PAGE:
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JUDO FOR BJJ
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JUDO FOR BJJ

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Brazilian Jiu Jitsu is a highly complex form of Martial Arts, which derived from the ancient form of Japanese Jiu Jitsu, and the more modernised form of Kodokan Judo. Ground fighting combat has evolved over the years, as it has adopted two main disciplines, the Gi, and the No Gi formats. The Gi is the most traditional form, and involves utilising grips on the Gi uniform, and this is how grapplers can execute Judo throws. The No Gi discipline is a hybrid version of wrestling for bjj combined with submission grappling, and modified Judo throws. Athletes in both formats of BJJ have become extremely well versed in these modern techniques.

What this article covers:

Adopting Judo throws into a grappler's arsenal can be highly effective, but can also become troublesome. There are many effective Judo throws that do work in Brazilian Jiu Jitsu, but some of these throws will force an athlete to give up their back. Any grappler must be cautious when they utilise Judo techniques, and make sure they modify their entries to suit the game style of Brazilian Jiu Jitsu.

Get the best Judo for BJJ resources like Olympic Champion Satoshi Ishii's NEW WAVE JUDO and more at BJJFanatics.com!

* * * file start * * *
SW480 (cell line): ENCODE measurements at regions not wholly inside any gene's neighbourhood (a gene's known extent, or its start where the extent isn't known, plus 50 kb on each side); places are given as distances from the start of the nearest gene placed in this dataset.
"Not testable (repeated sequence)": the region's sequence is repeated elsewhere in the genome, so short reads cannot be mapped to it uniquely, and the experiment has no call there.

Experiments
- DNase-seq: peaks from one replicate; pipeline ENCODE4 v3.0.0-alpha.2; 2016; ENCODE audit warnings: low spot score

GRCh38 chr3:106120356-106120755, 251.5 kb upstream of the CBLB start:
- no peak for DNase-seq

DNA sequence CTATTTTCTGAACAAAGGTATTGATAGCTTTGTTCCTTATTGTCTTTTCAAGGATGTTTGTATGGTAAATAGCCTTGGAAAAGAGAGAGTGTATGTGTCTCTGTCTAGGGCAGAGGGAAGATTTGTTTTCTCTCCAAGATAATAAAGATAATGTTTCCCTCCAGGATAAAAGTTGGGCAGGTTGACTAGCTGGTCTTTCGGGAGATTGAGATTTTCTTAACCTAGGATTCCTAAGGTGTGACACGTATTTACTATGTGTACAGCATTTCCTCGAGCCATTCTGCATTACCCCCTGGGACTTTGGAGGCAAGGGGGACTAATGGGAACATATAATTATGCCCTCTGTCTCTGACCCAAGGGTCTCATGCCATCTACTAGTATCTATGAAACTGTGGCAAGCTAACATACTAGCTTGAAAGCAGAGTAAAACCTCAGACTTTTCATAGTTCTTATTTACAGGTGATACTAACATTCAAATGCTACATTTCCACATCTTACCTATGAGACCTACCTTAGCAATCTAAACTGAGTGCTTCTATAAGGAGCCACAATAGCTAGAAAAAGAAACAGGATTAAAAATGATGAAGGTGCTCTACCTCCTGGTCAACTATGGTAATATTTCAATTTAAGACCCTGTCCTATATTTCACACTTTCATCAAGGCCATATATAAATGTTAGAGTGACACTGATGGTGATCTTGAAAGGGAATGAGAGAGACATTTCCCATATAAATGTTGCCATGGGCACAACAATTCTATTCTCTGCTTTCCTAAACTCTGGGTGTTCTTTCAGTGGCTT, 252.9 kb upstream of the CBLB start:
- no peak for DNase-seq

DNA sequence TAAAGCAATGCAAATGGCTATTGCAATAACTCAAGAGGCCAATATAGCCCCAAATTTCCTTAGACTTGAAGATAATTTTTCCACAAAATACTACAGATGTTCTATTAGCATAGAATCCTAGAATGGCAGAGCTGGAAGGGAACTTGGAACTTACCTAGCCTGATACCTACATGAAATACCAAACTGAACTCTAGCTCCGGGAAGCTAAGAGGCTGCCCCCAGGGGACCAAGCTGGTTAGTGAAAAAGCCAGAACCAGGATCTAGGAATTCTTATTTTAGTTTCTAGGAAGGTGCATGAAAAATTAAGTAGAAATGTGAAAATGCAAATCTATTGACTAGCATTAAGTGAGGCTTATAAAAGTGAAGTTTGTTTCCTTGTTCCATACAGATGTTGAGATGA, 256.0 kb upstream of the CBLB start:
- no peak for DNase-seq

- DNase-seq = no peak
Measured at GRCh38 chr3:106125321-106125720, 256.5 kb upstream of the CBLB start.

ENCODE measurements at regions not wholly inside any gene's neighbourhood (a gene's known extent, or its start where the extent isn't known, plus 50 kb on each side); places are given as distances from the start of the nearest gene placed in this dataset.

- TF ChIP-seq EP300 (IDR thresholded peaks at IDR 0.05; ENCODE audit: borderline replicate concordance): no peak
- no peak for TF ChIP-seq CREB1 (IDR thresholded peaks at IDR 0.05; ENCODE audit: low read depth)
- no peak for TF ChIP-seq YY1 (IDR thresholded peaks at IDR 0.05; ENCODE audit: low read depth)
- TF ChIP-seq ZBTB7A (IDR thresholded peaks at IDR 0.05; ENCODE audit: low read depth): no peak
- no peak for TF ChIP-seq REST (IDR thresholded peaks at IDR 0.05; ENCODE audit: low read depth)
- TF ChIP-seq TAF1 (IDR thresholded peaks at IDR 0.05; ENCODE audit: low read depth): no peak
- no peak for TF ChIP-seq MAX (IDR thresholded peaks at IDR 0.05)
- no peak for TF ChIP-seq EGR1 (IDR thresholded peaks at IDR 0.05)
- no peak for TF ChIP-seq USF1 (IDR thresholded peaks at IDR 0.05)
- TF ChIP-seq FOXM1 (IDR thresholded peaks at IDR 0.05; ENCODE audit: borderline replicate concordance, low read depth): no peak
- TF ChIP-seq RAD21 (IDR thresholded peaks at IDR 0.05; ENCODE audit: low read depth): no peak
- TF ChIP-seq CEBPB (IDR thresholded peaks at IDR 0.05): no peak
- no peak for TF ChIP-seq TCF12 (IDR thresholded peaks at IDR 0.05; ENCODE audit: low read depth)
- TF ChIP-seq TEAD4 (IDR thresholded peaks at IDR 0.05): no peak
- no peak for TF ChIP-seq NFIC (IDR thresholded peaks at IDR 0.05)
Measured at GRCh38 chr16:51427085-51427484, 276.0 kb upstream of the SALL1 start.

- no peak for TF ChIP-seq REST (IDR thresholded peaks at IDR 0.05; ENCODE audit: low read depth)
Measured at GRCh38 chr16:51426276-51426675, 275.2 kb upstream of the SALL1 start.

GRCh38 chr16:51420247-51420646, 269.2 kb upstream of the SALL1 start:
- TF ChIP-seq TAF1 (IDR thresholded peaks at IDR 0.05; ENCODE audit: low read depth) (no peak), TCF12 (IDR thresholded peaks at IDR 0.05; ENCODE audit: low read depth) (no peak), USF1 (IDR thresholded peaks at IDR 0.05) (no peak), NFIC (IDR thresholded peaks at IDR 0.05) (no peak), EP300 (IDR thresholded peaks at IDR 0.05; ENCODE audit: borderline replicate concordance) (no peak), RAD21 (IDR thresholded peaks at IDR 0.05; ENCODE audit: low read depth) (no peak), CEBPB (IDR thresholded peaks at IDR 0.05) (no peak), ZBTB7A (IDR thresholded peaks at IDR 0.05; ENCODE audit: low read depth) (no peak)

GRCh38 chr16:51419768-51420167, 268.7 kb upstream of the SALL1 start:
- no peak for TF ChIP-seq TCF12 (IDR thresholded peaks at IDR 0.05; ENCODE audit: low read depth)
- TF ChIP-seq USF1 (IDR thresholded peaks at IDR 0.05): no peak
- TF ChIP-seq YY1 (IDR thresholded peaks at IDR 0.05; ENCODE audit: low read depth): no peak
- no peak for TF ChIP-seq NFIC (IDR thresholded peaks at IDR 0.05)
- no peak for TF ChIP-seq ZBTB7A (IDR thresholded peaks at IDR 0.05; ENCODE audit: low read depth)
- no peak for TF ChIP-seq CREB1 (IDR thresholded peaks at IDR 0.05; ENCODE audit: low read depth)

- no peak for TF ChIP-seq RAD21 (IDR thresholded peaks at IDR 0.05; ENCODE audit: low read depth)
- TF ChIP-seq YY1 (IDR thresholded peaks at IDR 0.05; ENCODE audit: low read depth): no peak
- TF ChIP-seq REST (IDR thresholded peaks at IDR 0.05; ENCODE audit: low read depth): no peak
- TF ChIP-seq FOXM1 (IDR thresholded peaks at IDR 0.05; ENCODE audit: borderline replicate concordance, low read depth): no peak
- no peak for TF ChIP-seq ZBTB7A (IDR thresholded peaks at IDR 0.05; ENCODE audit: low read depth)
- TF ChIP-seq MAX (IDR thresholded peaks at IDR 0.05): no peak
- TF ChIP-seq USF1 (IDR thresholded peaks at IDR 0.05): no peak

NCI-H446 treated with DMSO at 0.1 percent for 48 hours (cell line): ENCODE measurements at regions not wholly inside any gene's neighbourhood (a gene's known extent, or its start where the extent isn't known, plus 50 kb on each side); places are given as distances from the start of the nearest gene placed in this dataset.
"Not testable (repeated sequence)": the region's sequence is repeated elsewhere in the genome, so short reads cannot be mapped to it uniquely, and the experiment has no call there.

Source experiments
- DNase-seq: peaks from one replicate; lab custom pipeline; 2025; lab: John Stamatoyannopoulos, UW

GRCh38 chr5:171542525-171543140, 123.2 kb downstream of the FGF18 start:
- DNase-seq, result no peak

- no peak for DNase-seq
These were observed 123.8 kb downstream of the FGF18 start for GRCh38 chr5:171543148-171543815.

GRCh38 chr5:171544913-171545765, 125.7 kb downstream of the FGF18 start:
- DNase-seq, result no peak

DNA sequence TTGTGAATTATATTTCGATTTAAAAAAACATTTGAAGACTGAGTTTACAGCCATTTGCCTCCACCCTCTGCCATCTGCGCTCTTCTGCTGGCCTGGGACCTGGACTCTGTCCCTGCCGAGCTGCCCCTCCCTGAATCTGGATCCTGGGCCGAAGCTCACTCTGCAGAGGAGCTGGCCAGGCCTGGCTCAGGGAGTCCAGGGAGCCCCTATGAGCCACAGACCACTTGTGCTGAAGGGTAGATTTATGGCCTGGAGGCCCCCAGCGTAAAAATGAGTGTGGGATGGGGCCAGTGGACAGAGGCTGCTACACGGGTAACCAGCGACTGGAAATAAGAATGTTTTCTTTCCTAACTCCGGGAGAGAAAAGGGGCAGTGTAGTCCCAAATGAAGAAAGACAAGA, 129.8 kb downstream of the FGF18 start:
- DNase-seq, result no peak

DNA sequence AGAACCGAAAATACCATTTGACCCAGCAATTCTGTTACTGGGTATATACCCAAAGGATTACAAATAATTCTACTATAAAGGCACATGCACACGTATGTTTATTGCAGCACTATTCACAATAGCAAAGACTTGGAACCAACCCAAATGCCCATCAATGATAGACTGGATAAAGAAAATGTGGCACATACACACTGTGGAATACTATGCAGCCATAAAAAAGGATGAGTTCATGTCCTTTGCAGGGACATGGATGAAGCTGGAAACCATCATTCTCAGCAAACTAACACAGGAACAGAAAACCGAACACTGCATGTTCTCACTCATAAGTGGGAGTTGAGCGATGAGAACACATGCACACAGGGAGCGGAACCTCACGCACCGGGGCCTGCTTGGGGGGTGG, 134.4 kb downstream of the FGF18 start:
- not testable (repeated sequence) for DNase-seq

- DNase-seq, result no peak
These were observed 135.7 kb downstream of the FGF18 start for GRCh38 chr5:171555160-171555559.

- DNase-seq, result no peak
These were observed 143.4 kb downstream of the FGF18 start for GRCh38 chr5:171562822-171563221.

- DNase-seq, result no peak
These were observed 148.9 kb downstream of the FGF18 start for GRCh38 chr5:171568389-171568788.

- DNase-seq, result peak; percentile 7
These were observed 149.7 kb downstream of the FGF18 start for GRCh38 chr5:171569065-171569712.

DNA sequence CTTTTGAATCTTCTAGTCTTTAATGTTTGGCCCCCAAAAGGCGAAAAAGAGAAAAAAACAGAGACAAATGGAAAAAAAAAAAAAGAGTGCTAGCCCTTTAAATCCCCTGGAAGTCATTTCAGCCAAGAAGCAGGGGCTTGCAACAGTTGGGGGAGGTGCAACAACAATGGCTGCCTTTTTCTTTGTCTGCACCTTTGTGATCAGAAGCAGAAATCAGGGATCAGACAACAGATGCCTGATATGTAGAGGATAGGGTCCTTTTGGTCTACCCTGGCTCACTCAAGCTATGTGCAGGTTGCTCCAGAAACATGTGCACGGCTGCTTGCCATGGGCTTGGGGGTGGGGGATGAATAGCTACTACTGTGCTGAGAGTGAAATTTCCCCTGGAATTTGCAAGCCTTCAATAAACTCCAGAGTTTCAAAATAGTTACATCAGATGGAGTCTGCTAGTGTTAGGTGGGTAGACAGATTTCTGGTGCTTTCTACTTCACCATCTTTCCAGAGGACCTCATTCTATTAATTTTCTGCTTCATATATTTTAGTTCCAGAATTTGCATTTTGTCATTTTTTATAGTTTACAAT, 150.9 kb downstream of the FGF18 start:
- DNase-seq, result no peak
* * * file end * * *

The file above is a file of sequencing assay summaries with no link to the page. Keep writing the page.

judo and bjj

There are many Judo techniques that have a high success rate in BJJ, and athletes that become highly skilled in these movements are usually formidable opponents. These days with the fast rate of innovation within the arsenal of grappling, the combination of different art forms like Judo and BJJ, and the muay thai and bjj combo for Mixed Martial Arts is leading the way for many athletes across the board.

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THE ORIGIN OF JUDO

Original Judo practices were inspired by many different Martial Arts, as different forms of Japanese Jiu Jitsu date back to the Samurai in feudal Japan. Kano Jigoro was a Japanese educator who learnt many different Martial Arts principles. He traveled abroad in search of putting together the most comprehensive control system that could be utilised for self defense. Kano became proficient in Kito Ryu, and it didn't take him long to start defeating his teacher, and soon after he began implementing his own style of Martial Arts that incorporated all of his findings throughout his early career. Kano would develop his own style called the Jikishin ryu, which became Judo, the name combined ju which meant pliancy, and do which literally translated to the way, but in a figurative way it meant method.